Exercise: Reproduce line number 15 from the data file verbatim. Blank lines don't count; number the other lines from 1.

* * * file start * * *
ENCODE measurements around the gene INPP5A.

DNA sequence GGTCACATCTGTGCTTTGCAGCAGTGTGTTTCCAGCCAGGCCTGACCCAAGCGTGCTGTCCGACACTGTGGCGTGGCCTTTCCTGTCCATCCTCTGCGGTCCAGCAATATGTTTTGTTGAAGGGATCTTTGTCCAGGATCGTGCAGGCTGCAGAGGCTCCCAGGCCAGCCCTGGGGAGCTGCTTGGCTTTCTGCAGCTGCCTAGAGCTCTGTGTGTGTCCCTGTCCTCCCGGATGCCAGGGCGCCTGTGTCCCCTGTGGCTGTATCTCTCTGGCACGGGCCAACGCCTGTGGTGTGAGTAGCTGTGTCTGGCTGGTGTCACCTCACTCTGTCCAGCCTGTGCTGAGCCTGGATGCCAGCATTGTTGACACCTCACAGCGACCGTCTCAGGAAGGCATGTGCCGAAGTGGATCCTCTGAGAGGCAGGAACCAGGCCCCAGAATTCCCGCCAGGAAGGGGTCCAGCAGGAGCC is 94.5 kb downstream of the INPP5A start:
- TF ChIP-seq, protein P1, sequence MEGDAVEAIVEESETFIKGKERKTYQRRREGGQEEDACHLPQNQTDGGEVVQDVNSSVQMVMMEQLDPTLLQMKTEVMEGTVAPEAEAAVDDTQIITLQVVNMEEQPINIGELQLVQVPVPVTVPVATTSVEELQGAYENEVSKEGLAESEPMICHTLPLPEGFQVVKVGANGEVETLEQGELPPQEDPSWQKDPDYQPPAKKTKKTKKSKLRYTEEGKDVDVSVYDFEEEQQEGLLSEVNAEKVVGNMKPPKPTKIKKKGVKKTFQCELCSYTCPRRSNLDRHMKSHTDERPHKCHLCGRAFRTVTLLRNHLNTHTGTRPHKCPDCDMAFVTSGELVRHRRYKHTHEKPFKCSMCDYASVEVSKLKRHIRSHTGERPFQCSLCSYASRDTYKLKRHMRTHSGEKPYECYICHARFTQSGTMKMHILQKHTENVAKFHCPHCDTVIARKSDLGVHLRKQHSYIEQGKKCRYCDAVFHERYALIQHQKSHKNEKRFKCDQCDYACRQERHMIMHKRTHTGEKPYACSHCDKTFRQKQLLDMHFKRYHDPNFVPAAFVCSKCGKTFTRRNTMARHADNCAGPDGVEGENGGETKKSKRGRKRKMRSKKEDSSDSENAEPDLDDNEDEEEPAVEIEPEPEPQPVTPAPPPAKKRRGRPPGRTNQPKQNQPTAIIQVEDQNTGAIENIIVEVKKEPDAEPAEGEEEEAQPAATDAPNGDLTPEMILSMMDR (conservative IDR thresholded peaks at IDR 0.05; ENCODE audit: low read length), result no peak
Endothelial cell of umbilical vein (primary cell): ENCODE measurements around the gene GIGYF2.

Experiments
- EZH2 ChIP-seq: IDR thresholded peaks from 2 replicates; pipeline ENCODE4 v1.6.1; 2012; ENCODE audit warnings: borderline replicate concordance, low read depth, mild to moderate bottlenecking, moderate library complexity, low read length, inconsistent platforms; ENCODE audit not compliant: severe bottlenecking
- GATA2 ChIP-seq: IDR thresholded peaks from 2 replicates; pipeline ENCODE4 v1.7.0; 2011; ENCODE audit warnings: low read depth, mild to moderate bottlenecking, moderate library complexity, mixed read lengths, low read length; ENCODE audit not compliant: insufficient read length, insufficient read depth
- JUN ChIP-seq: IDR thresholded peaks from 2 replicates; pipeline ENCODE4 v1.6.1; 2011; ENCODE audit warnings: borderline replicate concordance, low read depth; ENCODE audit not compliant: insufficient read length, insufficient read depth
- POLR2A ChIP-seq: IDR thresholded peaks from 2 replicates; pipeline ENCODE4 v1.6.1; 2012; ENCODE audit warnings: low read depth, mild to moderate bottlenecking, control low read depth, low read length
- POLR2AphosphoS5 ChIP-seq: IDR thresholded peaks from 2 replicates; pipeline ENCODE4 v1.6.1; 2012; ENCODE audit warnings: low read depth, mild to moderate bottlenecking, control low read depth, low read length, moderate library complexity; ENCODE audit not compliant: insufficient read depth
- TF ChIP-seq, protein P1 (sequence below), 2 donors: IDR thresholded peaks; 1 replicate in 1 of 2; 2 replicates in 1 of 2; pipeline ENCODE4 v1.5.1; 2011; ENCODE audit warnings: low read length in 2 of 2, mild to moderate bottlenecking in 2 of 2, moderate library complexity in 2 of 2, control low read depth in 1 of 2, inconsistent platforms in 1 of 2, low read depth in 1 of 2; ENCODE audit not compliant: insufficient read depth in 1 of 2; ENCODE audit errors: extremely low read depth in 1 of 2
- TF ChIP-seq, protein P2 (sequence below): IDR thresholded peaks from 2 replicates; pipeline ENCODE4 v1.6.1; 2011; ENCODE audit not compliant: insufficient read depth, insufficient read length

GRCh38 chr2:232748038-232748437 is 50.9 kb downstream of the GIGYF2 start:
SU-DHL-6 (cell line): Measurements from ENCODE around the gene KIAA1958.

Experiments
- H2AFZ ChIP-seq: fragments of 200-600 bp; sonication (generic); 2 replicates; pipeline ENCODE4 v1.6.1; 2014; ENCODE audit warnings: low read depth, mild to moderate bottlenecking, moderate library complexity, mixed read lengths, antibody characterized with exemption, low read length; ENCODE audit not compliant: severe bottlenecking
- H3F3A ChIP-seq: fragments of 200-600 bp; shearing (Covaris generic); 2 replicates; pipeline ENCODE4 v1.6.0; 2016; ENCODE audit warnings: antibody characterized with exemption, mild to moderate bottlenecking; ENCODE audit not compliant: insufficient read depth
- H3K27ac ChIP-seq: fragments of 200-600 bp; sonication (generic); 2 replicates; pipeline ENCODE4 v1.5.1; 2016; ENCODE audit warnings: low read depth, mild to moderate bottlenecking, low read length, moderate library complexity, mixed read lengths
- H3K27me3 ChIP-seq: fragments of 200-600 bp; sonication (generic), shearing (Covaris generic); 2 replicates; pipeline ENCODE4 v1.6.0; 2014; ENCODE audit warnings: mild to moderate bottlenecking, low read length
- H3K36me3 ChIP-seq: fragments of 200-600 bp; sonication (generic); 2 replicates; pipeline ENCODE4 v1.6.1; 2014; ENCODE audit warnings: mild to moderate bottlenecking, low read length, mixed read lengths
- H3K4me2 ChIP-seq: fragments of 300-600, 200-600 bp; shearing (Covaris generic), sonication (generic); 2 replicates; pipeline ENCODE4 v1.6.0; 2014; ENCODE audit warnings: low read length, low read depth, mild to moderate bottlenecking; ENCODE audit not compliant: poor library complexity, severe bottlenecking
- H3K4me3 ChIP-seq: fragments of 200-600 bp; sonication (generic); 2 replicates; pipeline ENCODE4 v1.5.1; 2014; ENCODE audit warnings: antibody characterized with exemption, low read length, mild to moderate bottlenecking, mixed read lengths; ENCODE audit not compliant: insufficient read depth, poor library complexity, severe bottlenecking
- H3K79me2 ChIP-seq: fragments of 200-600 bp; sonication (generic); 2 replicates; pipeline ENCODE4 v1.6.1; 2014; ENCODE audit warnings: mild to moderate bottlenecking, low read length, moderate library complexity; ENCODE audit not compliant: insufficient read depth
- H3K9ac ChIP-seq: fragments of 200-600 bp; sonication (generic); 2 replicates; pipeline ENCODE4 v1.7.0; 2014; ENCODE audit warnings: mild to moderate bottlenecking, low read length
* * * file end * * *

Experiments